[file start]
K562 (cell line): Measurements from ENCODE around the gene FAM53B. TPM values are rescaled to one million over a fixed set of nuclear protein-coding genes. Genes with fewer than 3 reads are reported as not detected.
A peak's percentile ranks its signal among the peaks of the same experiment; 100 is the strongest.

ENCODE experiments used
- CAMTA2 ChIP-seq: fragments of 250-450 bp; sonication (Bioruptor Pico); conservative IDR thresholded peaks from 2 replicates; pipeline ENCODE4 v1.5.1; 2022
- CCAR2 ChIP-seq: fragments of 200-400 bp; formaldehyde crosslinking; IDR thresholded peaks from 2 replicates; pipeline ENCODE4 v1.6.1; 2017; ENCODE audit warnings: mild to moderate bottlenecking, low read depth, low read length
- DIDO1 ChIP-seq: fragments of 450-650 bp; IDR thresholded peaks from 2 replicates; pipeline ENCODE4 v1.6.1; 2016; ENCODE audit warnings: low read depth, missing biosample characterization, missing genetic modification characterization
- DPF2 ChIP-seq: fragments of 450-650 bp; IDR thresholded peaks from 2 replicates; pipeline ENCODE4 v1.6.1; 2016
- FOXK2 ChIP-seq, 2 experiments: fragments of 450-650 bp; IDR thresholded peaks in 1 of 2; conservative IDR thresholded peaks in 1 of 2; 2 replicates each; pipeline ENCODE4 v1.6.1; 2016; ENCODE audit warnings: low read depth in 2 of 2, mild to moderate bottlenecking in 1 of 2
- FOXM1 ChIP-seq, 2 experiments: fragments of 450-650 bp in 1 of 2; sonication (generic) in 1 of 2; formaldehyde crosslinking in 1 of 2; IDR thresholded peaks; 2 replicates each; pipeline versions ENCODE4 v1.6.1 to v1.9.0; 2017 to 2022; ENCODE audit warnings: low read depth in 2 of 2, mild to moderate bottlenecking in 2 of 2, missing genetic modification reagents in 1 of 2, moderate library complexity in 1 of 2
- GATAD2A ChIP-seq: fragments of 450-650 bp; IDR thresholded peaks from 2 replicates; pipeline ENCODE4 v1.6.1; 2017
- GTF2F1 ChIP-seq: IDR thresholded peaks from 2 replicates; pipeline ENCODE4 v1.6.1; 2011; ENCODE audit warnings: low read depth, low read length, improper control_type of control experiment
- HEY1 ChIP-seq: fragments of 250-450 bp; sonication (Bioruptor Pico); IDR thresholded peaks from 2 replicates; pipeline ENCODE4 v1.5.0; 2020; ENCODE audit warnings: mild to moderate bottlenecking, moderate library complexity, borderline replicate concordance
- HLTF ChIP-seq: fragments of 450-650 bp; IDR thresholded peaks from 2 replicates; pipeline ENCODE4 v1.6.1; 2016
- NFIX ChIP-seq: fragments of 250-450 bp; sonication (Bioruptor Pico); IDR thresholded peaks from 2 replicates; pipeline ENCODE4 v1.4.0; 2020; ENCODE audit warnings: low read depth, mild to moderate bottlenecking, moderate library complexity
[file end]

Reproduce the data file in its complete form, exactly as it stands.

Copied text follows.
K562 (cell line): Measurements from ENCODE around the gene FAM53B. TPM values are rescaled to one million over a fixed set of nuclear protein-coding genes. Genes with fewer than 3 reads are reported as not detected.
A peak's percentile ranks its signal among the peaks of the same experiment; 100 is the strongest.

ENCODE experiments used
- CAMTA2 ChIP-seq: fragments of 250-450 bp; sonication (Bioruptor Pico); conservative IDR thresholded peaks from 2 replicates; pipeline ENCODE4 v1.5.1; 2022
- CCAR2 ChIP-seq: fragments of 200-400 bp; formaldehyde crosslinking; IDR thresholded peaks from 2 replicates; pipeline ENCODE4 v1.6.1; 2017; ENCODE audit warnings: mild to moderate bottlenecking, low read depth, low read length
- DIDO1 ChIP-seq: fragments of 450-650 bp; IDR thresholded peaks from 2 replicates; pipeline ENCODE4 v1.6.1; 2016; ENCODE audit warnings: low read depth, missing biosample characterization, missing genetic modification characterization
- DPF2 ChIP-seq: fragments of 450-650 bp; IDR thresholded peaks from 2 replicates; pipeline ENCODE4 v1.6.1; 2016
- FOXK2 ChIP-seq, 2 experiments: fragments of 450-650 bp; IDR thresholded peaks in 1 of 2; conservative IDR thresholded peaks in 1 of 2; 2 replicates each; pipeline ENCODE4 v1.6.1; 2016; ENCODE audit warnings: low read depth in 2 of 2, mild to moderate bottlenecking in 1 of 2
- FOXM1 ChIP-seq, 2 experiments: fragments of 450-650 bp in 1 of 2; sonication (generic) in 1 of 2; formaldehyde crosslinking in 1 of 2; IDR thresholded peaks; 2 replicates each; pipeline versions ENCODE4 v1.6.1 to v1.9.0; 2017 to 2022; ENCODE audit warnings: low read depth in 2 of 2, mild to moderate bottlenecking in 2 of 2, missing genetic modification reagents in 1 of 2, moderate library complexity in 1 of 2
- GATAD2A ChIP-seq: fragments of 450-650 bp; IDR thresholded peaks from 2 replicates; pipeline ENCODE4 v1.6.1; 2017
- GTF2F1 ChIP-seq: IDR thresholded peaks from 2 replicates; pipeline ENCODE4 v1.6.1; 2011; ENCODE audit warnings: low read depth, low read length, improper control_type of control experiment
- HEY1 ChIP-seq: fragments of 250-450 bp; sonication (Bioruptor Pico); IDR thresholded peaks from 2 replicates; pipeline ENCODE4 v1.5.0; 2020; ENCODE audit warnings: mild to moderate bottlenecking, moderate library complexity, borderline replicate concordance
- HLTF ChIP-seq: fragments of 450-650 bp; IDR thresholded peaks from 2 replicates; pipeline ENCODE4 v1.6.1; 2016
- NFIX ChIP-seq: fragments of 250-450 bp; sonication (Bioruptor Pico); IDR thresholded peaks from 2 replicates; pipeline ENCODE4 v1.4.0; 2020; ENCODE audit warnings: low read depth, mild to moderate bottlenecking, moderate library complexity